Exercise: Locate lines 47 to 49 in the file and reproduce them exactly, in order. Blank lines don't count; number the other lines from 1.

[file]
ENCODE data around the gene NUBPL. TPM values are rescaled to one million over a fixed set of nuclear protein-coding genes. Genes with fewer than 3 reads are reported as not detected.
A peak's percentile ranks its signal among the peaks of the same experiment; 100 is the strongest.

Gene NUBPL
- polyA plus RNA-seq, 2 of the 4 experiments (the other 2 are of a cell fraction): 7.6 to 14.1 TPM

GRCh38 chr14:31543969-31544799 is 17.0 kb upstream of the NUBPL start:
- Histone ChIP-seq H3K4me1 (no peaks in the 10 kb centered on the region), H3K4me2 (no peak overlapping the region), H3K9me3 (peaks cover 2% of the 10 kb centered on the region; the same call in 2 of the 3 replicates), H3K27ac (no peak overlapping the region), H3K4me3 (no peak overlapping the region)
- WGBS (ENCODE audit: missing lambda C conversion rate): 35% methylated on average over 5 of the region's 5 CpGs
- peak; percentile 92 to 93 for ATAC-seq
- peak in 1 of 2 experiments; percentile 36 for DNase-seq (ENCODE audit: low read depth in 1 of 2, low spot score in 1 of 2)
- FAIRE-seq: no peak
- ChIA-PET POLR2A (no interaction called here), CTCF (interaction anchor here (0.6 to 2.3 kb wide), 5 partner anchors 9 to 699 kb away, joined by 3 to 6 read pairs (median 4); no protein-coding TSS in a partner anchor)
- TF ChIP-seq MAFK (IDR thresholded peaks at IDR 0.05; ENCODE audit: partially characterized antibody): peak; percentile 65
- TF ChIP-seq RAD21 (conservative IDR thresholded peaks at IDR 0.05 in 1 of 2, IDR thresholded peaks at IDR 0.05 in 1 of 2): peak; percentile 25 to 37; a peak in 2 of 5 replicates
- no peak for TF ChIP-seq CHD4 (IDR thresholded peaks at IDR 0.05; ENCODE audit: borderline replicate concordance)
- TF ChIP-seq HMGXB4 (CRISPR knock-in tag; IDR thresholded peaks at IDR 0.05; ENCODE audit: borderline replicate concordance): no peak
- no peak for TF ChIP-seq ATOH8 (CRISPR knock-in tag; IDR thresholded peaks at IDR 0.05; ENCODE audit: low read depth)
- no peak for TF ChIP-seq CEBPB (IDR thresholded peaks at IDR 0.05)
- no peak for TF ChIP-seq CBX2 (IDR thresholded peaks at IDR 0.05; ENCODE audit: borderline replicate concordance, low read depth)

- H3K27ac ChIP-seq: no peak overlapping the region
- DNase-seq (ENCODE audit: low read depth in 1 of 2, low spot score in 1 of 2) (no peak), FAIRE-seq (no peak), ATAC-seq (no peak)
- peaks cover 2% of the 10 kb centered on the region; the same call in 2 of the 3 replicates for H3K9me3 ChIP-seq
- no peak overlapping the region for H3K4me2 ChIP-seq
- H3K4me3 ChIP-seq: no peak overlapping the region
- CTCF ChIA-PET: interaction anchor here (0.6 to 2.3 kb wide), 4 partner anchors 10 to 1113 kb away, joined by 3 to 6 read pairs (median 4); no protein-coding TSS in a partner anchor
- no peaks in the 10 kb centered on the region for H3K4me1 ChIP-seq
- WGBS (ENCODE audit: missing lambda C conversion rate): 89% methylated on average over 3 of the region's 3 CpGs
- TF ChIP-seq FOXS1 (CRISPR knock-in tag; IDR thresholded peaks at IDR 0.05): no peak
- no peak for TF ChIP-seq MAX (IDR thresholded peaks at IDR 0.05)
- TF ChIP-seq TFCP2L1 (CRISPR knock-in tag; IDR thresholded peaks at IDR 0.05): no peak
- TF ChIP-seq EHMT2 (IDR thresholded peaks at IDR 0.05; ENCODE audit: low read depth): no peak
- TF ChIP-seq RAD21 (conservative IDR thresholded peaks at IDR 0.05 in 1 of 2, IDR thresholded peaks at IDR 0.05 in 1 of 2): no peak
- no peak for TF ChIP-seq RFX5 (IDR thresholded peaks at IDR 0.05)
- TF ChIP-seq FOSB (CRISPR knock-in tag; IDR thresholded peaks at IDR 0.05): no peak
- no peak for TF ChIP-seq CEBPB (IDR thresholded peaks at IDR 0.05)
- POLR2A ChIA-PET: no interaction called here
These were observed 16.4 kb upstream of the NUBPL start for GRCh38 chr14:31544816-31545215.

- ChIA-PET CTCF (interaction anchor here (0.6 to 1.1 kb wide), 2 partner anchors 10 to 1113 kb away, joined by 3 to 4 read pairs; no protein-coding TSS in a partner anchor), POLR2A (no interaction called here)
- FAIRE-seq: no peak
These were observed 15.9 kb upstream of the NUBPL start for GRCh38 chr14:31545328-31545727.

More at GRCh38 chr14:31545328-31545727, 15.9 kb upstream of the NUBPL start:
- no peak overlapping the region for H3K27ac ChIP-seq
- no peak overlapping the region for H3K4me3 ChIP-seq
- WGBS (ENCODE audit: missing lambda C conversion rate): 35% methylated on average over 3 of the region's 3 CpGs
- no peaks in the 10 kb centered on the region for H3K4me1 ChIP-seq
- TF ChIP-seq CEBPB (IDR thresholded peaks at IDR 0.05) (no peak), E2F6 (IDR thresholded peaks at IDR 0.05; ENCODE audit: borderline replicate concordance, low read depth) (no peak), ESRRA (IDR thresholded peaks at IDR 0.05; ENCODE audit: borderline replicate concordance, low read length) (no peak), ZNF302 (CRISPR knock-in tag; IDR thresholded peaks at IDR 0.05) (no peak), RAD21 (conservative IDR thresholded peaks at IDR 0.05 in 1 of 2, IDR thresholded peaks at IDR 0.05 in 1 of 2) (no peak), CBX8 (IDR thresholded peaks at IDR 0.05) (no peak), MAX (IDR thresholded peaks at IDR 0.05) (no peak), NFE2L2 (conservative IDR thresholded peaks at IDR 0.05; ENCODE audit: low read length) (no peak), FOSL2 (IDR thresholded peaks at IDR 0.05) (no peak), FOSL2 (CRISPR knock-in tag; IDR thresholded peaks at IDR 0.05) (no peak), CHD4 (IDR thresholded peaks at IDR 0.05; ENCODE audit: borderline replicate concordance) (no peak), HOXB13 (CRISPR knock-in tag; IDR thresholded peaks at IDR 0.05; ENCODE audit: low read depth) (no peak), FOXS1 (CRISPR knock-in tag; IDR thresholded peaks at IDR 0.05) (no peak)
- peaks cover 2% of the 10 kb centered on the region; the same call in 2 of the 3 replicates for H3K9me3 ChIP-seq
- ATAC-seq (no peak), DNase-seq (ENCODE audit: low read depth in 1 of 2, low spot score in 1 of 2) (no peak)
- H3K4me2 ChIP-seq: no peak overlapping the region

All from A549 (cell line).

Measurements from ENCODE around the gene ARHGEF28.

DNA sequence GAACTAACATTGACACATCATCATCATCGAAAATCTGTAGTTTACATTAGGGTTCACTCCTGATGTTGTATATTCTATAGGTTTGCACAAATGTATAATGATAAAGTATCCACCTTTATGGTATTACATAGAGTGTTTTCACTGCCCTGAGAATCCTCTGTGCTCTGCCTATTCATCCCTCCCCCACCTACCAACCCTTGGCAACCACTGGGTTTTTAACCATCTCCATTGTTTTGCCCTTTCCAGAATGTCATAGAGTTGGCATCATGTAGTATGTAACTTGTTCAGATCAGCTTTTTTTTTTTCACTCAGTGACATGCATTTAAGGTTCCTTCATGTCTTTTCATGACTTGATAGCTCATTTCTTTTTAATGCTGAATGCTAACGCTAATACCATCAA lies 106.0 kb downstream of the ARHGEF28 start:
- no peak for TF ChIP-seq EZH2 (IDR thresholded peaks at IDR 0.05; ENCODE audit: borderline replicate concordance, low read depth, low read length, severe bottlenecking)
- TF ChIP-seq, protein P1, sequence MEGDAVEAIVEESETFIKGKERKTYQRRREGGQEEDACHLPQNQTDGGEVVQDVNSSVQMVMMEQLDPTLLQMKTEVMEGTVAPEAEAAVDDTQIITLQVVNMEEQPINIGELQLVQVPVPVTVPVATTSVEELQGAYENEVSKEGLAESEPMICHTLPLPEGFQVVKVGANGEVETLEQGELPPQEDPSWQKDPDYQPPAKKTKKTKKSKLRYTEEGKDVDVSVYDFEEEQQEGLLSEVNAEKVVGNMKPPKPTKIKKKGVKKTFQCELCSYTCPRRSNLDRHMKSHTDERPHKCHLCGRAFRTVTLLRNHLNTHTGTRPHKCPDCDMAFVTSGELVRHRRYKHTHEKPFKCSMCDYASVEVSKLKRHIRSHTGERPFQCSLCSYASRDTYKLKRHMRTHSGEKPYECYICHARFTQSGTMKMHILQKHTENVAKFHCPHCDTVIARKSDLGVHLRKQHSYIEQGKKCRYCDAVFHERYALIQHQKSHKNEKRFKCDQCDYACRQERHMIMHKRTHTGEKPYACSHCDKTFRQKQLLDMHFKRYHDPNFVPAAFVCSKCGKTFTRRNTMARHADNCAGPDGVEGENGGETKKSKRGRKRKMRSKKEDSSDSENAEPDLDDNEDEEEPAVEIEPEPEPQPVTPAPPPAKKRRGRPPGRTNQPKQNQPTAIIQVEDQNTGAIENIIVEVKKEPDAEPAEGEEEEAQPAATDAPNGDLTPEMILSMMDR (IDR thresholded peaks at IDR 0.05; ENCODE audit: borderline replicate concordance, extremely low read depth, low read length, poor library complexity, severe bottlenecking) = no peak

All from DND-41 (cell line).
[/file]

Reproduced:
- ATAC-seq (no peak), DNase-seq (ENCODE audit: low read depth in 1 of 2, low spot score in 1 of 2) (no peak)
- H3K4me2 ChIP-seq: no peak overlapping the region

All from A549 (cell line).